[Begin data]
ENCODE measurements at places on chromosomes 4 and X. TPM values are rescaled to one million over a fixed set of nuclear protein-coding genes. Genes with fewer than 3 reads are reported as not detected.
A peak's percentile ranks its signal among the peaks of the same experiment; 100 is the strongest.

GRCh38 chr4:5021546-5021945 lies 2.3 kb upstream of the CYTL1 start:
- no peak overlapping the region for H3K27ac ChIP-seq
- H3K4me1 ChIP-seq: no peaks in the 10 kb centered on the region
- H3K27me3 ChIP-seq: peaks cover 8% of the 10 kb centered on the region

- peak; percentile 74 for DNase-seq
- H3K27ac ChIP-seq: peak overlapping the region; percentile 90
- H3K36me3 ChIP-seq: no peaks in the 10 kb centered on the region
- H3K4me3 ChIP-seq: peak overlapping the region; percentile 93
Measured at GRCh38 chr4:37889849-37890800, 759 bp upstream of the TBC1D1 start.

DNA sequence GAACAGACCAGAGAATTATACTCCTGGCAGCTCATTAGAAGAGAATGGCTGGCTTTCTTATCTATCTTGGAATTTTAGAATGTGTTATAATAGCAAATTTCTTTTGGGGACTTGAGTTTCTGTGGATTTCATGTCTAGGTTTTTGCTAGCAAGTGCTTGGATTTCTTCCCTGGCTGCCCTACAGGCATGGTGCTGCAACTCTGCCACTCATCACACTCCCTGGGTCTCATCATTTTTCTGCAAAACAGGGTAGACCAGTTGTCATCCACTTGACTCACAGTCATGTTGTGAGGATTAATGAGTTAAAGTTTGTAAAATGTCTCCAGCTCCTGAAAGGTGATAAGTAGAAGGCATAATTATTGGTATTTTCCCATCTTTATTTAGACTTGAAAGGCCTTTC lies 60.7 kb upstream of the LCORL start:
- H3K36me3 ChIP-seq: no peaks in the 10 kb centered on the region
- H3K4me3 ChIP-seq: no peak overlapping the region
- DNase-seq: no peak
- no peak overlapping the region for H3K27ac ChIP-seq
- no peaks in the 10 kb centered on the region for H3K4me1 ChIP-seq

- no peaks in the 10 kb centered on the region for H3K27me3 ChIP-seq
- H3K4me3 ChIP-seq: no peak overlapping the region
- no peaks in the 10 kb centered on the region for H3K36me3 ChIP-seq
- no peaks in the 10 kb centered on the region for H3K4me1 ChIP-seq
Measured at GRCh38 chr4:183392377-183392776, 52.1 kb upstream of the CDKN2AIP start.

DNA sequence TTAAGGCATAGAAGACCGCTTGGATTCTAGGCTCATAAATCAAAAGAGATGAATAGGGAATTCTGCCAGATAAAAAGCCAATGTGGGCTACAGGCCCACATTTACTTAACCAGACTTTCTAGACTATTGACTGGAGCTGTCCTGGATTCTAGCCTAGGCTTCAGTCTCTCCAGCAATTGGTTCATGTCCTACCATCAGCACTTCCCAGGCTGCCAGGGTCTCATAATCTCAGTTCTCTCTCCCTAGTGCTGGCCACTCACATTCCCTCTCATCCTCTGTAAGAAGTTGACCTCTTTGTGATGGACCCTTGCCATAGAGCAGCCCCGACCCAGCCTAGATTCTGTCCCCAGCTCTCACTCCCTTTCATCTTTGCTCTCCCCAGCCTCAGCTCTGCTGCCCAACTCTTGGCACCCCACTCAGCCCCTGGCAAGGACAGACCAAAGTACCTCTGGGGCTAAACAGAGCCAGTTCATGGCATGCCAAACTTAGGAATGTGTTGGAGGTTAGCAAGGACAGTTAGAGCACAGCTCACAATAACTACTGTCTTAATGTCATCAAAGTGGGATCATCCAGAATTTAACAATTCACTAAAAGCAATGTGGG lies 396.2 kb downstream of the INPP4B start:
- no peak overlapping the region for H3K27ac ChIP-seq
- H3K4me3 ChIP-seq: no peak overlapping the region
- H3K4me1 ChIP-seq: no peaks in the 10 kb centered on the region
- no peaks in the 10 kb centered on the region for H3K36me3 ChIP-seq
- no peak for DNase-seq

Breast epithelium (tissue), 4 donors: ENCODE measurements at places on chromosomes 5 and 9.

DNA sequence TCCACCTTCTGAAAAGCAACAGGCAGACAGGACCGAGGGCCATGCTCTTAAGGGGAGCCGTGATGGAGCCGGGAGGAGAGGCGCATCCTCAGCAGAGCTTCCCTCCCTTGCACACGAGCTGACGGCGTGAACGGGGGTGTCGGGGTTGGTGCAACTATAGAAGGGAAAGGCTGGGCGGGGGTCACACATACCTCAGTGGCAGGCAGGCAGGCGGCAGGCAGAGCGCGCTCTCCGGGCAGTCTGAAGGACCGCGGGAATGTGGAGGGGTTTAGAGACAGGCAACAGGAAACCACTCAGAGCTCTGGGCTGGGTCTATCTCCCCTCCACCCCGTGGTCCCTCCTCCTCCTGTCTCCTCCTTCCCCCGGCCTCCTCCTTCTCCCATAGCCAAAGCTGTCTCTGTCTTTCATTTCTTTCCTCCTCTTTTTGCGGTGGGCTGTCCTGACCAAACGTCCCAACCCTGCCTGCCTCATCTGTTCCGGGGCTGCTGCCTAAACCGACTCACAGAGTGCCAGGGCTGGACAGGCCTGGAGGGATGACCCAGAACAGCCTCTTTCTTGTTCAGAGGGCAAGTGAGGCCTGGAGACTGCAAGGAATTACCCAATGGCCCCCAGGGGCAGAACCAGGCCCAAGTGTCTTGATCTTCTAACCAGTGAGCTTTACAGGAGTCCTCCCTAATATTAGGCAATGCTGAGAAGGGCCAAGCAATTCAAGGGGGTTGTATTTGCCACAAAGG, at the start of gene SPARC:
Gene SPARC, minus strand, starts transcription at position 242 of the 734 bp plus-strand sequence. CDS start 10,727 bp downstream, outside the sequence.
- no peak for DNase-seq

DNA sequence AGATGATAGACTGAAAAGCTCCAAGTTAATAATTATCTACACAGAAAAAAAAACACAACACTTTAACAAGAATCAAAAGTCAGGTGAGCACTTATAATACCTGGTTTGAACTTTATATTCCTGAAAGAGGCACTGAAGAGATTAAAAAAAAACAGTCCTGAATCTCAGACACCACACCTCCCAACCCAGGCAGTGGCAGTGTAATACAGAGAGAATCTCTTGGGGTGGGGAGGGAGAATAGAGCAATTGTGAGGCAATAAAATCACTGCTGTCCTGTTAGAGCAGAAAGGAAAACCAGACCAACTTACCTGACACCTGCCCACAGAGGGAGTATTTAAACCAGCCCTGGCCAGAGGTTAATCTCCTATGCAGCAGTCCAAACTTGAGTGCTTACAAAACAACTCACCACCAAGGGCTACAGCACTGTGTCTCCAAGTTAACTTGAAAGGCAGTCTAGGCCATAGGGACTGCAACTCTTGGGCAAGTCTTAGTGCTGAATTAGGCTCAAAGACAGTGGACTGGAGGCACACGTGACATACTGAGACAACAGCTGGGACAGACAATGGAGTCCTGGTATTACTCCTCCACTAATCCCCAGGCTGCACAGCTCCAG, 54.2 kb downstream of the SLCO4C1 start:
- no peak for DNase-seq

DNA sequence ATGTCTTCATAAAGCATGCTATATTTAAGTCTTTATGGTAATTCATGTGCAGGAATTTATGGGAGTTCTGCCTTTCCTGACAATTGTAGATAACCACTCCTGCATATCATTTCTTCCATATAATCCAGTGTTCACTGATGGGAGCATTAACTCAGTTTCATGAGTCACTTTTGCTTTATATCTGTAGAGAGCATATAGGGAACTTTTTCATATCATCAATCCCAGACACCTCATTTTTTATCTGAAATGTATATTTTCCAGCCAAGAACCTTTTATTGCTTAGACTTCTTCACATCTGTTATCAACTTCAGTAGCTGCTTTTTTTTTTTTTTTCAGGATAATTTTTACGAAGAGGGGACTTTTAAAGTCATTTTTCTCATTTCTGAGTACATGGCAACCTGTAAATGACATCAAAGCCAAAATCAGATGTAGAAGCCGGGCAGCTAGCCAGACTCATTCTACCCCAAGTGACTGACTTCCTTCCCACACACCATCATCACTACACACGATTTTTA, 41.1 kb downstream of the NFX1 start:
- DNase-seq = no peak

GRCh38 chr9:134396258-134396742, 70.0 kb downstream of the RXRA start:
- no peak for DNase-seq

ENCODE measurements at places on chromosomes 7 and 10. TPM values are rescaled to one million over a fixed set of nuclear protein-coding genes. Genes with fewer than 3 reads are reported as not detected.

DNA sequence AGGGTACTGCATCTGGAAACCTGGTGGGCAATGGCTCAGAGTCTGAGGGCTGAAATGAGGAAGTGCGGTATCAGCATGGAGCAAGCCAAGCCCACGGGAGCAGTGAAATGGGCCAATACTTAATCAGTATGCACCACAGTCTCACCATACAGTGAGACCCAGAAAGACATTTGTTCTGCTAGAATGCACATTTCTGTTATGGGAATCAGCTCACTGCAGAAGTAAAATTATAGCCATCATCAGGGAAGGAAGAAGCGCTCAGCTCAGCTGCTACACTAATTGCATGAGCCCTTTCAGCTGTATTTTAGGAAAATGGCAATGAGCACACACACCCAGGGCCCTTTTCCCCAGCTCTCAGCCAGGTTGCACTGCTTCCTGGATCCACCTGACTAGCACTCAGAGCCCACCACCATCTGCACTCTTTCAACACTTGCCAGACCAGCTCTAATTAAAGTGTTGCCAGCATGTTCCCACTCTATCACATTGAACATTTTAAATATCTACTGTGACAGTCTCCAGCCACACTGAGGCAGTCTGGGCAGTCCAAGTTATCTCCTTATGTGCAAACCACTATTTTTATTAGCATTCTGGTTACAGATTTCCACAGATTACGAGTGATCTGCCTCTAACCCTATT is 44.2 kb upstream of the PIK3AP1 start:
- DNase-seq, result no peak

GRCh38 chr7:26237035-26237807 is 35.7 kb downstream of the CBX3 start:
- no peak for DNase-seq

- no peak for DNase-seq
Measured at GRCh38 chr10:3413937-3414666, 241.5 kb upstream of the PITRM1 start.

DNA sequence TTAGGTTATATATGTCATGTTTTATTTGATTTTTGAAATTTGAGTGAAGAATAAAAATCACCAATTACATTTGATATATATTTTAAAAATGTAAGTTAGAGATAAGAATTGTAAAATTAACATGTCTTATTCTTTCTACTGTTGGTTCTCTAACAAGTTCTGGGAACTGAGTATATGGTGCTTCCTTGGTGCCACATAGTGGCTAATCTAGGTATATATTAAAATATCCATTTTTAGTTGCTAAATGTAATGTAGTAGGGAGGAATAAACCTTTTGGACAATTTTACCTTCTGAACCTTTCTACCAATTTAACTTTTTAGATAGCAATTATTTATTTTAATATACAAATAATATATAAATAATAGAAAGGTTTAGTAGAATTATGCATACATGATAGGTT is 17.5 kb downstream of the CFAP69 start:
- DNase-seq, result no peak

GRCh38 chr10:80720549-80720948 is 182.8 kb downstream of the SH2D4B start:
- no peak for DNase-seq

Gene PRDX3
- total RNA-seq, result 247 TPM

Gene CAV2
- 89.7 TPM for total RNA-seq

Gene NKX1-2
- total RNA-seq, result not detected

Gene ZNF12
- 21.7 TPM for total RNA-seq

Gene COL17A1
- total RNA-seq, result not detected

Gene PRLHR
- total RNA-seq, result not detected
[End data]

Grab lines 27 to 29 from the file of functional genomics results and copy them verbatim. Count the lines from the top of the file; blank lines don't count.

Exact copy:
- no peaks in the 10 kb centered on the region for H3K36me3 ChIP-seq
- no peak for DNase-seq

Breast epithelium (tissue), 4 donors: ENCODE measurements at places on chromosomes 5 and 9.